- Want to Improve Your Health? Contribute to a 401(k)
- JPMorgan Chase, Other Big Banks Fall Prey to Hackers
- New California Law Mandates Smartphone Kill Switch
- Pop Quiz: Terrorists Destroy Your Home. Will the Insurance Company Pay?
- What Cable Mergers Might Mean for Your Television Service
- The Most and Least Expensive States to Own a Car
- Identify That Mystery Hotel Before You Book It
- Millennials Are Best About Paying Their Mortgages on Time
When I was younger, I came home from Grandma’s every Christmas and dumped half my presents into the trash can.
I’m an unapologetic minimalist with an un-American disdain for needless physical possessions like knickknacks, collectibles, inedible stocking stuffers, and other clutter-to-be.
You may find that strange, but it turns out I’m not alone. Last year, 11 percent of lousy-gift recipients tossed their unwanted gifts, according to Consumer Reports.
Yes, that’s right: The national product-testing publication has actually studied what we do with unwanted gifts. Earlier this month, they asked more than 1,000 American adults what they did with the lousy gifts they received last year. Here’s what the research showed – and what your options are if you receive a lame gift this year…
- 11 percent returned it to the store. Stores like Walmart and Kohl’s accept returns even without a receipt. For more details, check out The Best Return Policies.
- 6 percent tried to sell it. The best way to sell a gift depends on what it is, but try 5 Best Websites for Turning Junk Into Cash and Get the Most From Your Unwanted Gift Cards.
- 18 percent donated it. If this option appeals to you, donate it to a qualified charity (see IRS Publication 78) and get a receipt so that you can deduct the donation at tax time. For a list of property donations that qualify for a tax deduction, check the “Contributions of Property” section of IRS Publication 526.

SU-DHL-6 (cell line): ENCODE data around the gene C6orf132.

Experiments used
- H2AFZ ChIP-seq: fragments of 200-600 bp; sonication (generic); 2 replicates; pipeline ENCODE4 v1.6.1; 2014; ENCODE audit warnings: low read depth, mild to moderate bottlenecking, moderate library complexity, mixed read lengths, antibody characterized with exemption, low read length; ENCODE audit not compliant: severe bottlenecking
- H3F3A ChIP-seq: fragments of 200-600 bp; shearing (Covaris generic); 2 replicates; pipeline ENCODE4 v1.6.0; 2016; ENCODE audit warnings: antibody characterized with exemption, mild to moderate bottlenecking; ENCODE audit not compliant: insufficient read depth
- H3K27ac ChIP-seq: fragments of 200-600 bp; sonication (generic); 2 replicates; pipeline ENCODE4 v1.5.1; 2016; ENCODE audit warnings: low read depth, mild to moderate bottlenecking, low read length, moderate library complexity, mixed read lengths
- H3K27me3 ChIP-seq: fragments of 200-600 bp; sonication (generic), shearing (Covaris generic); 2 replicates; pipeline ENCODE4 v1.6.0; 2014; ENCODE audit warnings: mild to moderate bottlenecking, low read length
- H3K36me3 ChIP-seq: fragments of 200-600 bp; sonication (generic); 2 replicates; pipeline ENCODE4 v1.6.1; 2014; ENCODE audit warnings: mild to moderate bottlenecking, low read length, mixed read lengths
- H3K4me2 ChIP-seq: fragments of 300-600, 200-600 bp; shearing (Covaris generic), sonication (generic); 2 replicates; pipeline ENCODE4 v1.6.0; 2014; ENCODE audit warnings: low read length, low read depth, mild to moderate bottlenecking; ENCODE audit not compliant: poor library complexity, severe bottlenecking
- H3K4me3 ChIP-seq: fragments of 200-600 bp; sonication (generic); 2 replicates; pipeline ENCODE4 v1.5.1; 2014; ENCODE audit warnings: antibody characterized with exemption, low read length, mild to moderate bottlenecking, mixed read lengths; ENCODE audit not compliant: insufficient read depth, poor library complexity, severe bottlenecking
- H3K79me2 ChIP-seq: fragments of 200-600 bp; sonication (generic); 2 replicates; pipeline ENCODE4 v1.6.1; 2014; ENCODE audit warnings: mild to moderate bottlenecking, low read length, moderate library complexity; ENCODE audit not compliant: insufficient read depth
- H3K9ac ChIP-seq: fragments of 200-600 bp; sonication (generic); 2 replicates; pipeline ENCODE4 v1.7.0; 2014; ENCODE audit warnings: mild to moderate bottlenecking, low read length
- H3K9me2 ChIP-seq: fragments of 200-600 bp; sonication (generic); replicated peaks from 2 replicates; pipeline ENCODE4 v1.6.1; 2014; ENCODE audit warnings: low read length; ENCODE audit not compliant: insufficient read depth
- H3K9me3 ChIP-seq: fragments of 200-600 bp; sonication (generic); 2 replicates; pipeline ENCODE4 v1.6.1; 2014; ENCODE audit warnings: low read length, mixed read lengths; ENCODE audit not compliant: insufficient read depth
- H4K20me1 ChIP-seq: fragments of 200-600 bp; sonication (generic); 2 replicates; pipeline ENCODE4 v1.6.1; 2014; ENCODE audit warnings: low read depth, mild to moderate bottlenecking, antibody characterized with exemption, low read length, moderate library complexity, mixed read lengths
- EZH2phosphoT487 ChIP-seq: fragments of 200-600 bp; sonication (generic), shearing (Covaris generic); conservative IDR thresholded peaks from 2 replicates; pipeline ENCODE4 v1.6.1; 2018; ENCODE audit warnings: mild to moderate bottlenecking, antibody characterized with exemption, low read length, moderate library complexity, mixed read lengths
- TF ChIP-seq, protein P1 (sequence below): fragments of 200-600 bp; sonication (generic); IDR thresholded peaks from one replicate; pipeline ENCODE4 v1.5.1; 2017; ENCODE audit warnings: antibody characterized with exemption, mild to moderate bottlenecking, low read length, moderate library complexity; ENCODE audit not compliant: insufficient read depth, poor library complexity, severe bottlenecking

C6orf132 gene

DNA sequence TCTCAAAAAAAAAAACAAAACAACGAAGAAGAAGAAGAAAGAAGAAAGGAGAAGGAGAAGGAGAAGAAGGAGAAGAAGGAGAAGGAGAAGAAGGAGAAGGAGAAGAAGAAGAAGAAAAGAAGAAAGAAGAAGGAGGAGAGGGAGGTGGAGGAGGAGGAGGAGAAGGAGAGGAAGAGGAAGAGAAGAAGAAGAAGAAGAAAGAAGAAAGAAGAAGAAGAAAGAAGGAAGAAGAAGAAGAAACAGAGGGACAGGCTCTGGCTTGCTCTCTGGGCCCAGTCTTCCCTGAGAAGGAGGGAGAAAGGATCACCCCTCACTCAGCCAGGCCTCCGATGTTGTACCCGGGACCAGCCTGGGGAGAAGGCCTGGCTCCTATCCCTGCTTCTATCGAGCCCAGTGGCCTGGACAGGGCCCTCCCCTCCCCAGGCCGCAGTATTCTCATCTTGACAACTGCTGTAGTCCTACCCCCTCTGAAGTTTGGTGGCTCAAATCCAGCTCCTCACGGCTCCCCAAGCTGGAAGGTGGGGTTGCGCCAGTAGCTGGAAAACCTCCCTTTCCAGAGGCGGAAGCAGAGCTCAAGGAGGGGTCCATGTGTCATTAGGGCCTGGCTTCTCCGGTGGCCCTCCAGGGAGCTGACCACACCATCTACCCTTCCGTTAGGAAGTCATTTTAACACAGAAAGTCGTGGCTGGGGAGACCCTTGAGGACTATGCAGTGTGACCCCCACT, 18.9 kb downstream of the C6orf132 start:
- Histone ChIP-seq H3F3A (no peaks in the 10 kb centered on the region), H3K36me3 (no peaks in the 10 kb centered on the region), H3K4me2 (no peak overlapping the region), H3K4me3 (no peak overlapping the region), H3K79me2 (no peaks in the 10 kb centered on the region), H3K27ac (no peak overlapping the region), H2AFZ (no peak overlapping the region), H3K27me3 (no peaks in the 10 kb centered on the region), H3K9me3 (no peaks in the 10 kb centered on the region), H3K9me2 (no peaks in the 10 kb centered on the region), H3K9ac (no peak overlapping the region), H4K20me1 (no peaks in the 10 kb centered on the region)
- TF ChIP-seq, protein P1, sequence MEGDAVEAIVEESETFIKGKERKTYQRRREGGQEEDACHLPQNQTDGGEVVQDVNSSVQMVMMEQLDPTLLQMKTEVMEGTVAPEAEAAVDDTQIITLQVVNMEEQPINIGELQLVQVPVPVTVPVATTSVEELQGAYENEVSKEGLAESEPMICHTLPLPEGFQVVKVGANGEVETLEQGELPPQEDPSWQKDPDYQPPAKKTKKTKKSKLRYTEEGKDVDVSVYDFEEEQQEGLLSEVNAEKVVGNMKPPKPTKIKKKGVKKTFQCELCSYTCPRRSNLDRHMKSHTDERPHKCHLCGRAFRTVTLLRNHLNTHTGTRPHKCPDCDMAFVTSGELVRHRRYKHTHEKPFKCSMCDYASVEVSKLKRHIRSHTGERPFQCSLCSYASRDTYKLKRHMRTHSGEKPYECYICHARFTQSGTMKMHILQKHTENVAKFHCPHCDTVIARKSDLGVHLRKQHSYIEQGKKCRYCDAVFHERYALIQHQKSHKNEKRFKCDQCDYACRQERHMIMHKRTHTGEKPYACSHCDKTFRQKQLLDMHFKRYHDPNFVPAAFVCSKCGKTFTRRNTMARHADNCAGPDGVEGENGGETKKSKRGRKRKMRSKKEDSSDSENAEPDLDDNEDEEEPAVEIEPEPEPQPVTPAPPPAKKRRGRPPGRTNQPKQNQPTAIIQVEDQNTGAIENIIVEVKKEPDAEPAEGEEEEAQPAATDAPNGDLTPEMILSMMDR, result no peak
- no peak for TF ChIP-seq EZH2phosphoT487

- 15 percent re-gifted it. If you’d consider this option, our resident master re-gifter’s Fail-safe Method for Getting Away With Re-Gifting is a must-read.
- 2 percent returned it to the gift giver. While this doesn’t save the gift recipient money, the giver may appreciate the savings – if they’re not offended, that is. So this option is a gamble. Personally, I’ve only ever had the heart to return a gift to boyfriends who ignored my minimalist girlfriend gift guidelines.
- 44 percent made the best of it. Consumer Reports didn’t define making the best of it, but it seems to me that making money off an unwanted gift would be the best way to make the most of it.
- 39 percent stored it out of view. Ah! Clutter!
- 11 percent threw it out. While it’s the least money-minded and environmentally friendly option, this is the easiest and fastest option.
And if you’ve received an especially lousy gift in the past, don’t forget to enter our Worst-Gift-Ever Contest!
Karla Bowsher runs our Deals page, writes “Today’s Deals” posts every Monday, Wednesday, and Friday; and covers consumer and retail issues. If you have a comment, suggestion, or question, leave a comment or contact her at email@example.com.